Billionaire investor Mark Cuban, the outspoken owner of the Dallas Mavericks, posted a warning of sorts on his weblog about why the current tech bubble is worse than the last dotcom bubble of 2000. In his piece, he compares investors from then and today, highlighting one critical factor for why when the bubble bursts — and it will burst — investors will be left worse off for having invested in the startup scene: liquidity.
The startup craze has been burning for a while now. Entrepreneurs are still springing up with any and all business ideas in the hopes of attracting a million-dollar investment from an investor who recently got rich from his Coinbase shares or venture capitalist. Investors are caught up in the fever too and have been criticized for jumping in bed with companies before they’ve demonstrated profitability in the hopes they will grow to be the next Uber or SnapChat. When the bubble bursts, entrepreneurs and their startups will immediately become dust in the wind along with the billions invested. That’s the most dangerous part about investing in startups according to Cuban.
“In a bubble, there is always someone with a ‘great’ idea pitching an investor the dream of a billion-dollar payout with a comparison to an existing success story. In the tech bubble it was Broadcast.com, AOL, Netscape, etc. Today it is Uber, Twitter, Facebook, etc.”
Cuban makes the comparison that investors in the stock market in 2000 at least invested in public companies with sellable shares, while much of the billions being invested today are in companies that still remain private, with those investors known as angels.
“People we used to call individual or small investors are now called Angels. Angels. Why do they call them Angels? Maybe because they grant wishes? According to some data I found, there are 225k Angels in the US. As in the crazy days of the internet boom, I wonder how many realize what they have gotten into.”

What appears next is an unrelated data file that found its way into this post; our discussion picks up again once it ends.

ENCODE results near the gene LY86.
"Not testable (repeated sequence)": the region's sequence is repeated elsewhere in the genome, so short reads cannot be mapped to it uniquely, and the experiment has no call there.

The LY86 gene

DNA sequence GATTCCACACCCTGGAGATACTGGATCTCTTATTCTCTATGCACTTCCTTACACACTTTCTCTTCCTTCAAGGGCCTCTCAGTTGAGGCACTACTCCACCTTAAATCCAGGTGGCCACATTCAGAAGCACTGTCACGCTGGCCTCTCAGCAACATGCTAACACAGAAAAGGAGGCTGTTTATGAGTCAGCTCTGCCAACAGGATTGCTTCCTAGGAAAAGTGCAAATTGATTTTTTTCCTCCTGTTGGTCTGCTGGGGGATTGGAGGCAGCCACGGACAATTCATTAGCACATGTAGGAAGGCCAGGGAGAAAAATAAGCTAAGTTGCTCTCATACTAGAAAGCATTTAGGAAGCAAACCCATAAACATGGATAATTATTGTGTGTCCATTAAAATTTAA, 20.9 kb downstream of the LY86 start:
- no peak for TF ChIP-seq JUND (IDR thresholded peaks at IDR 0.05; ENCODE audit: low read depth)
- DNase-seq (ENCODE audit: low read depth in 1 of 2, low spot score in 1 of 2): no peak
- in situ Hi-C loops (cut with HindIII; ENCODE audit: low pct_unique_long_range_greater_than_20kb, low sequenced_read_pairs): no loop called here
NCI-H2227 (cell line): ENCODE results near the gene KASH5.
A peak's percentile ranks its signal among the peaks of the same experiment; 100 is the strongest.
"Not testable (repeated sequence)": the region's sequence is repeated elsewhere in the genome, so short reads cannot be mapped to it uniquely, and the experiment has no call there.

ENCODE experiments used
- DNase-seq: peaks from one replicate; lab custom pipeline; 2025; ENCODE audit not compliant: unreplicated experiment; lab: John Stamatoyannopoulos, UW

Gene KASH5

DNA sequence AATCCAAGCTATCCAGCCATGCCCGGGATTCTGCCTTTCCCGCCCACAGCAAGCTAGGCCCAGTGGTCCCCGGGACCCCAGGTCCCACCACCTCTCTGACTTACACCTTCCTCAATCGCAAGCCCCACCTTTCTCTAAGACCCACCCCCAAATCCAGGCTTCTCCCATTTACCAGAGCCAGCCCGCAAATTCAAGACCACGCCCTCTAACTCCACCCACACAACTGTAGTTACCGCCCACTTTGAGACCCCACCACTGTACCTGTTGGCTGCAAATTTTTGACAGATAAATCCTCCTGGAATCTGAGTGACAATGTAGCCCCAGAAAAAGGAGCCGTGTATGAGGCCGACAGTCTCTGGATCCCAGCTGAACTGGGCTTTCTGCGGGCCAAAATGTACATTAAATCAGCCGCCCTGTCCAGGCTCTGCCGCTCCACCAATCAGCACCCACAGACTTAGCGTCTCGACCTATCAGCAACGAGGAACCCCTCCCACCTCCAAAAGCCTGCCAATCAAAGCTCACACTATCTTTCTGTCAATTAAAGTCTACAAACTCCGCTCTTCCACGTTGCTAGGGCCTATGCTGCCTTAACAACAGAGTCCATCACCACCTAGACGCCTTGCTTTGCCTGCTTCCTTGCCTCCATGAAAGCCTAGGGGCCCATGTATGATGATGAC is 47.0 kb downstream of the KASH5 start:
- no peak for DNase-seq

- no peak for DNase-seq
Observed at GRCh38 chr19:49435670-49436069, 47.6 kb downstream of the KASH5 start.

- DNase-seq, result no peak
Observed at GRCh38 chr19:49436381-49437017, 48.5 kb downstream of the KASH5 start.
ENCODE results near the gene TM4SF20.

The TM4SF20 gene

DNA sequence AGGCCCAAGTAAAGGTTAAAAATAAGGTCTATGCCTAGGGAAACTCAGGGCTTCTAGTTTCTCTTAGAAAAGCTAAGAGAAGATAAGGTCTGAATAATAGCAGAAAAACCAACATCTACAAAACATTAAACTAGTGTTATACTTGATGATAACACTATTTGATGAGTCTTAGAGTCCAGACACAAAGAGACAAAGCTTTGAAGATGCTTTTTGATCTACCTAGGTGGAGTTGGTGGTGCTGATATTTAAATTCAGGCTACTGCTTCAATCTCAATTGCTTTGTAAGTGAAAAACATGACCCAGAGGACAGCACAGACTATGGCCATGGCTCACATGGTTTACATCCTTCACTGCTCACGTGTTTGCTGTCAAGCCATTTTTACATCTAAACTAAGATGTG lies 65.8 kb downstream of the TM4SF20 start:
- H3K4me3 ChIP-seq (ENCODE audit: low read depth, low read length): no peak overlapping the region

If the startups angels have invested in tank, there will be no recouping their losses. Over the last 15 years, the bets have only gotten bigger, riskier and more permanent, but not just for those who have a lot of money to invest. Cuban outlined another currently popular scheme — the one that calls for gullible hopefuls to crowdfund their bets.
“For those who can’t figure out how to be Angels. You can sign up to be part of the new excitement called Equity Crowd Funding. Equity Crowd Funding allows you to join the masses to chase investments with as little as 5k dollars. Oh the possibilities!”
No matter how much you believe the words of Mark Cuban, investing in startups is not the road to success many dream it to be. After all, 90% of startups fail, but you already knew that.
“I have absolutely no doubt in my mind that most of these individual Angels and crowdfunders are underwater in their investments. Absolutely none. I say most. The percentage could be higher.”
Cuban makes a good point on the volatility of investing in startups — most fail, and once you put your money in them, consider it burned until that company might one day (but probably not) grow into something bigger and more profitable over the next several years. Does that not sound like a bad, idiotic investment to you?
“So why is this bubble far worse than the tech bubble of 2000? Because the only thing worse than a market with collapsing valuations is a market with no valuations and no liquidity.”
Does the “Shark Tank” judge have a point? Or is he just blogging with a chip on his shoulder?